Recently, the Sustainable Use of Natural Resources and Energy Finance (SUNREF) initiative,5 a green finance label developed by the Agence Française de Développement (AFD), made funds available to a local commercial bank, Bank Windhoek Limited (Bank Windhoek),6 and two other local banks in Namibia. The SUNREF initiative encouraged Bank Windhoek, as one of the implementing partners of the SUNREF Namibia program, to expand its green lending activities by investigating the viability of raising alternative sources of funding that will be used solely to finance eligible green projects and assets in Namibia.

Understanding that investors are usually not willing to give up return or pay extra for the “green” aspect of sustainable investments, Bank Windhoek’s search to raise alternative funds in the local debt market sparked the idea to explore a Green Bond or Climate Bond issuance. At the time, a Green Bond issuance seemed like a viable financing option for future renewable energy and sustainability projects, following its success in the international debt market.

The first Green Bond in the Namibian market

On Wednesday, December 5, 2018, Bank Windhoek announced the successful issuance of Namibia’s first Green Bond of NAD66 million on a private placement basis. This was a first for Namibia, and since its issuance, Bank Windhoek has been determined to build up a robust pipeline of eligible projects in order to secure a second issuance, depending on market conditions.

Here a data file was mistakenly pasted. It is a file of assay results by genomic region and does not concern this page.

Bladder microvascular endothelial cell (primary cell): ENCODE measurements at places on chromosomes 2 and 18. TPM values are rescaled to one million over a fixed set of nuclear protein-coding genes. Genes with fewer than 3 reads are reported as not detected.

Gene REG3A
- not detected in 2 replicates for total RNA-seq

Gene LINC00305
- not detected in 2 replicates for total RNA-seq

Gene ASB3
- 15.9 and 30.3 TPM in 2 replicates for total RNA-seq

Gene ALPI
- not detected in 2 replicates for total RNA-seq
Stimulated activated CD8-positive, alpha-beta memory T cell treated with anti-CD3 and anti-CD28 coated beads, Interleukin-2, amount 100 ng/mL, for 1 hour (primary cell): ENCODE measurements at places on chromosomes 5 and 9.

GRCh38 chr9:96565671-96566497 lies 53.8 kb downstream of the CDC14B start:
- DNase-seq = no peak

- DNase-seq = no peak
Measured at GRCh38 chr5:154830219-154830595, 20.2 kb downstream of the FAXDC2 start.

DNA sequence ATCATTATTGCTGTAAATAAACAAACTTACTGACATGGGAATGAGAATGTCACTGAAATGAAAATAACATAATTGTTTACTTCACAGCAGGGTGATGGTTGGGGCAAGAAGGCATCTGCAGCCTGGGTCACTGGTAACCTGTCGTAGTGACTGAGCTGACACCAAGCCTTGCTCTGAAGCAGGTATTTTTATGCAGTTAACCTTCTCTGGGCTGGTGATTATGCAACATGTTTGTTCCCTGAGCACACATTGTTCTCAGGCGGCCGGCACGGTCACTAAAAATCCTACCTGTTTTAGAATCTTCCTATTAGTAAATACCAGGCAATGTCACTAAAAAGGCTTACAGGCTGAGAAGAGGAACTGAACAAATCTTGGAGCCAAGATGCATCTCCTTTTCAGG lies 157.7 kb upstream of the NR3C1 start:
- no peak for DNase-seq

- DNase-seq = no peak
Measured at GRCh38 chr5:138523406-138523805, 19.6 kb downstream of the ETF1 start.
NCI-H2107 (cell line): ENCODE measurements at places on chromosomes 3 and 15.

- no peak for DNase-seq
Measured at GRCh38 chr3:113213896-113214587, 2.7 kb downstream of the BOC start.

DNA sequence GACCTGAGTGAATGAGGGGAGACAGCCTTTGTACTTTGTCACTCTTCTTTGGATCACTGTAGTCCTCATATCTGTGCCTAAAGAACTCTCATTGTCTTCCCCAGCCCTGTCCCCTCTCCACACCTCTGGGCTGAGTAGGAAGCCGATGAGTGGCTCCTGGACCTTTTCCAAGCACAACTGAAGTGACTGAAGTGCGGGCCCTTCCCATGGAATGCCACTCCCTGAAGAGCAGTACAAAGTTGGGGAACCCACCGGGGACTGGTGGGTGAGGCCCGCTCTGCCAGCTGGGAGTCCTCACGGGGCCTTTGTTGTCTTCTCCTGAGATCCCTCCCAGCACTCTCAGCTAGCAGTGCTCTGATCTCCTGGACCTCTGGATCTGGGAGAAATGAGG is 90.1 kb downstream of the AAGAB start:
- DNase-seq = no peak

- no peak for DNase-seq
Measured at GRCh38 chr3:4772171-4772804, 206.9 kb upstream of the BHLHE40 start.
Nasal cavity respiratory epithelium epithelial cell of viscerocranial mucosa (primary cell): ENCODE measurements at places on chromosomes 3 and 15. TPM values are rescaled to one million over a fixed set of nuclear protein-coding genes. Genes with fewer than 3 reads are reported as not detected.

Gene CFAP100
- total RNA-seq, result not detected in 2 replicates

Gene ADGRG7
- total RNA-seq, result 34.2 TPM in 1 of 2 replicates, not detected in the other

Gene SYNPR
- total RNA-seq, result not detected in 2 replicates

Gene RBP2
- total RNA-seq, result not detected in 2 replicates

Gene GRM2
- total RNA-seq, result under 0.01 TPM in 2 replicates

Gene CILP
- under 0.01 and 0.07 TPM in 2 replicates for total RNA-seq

Nature of the Green Bond and Bank Windhoek Green Bond

The Green Bond is similar to an unsecured non-convertible debenture,7 a type of debt instrument that is not secured by physical assets or collateral but backed only by the general creditworthiness and the reputation of the issuer. Like other types of bonds, debentures are documented in an indenture.

Since unsecured debentures have no collateral, buyers of these debentures generally rely on the belief that the bond issuer is unlikely to default on the repayment. Debentures are one of the most common forms of long-term loans and are repayable on a fixed date and on which a fixed interest rate is paid. In relation to other types of loans and debt instruments, debentures are advantageous to the issuer in that they carry a lower interest rate and have a future repayment date. For those that invest in debentures, the main benefits are reduced risk of default due to the creditworthiness of the issuer and that non-convertible debentures are usually listed on the stock exchange, meaning they are a liquid type of investment.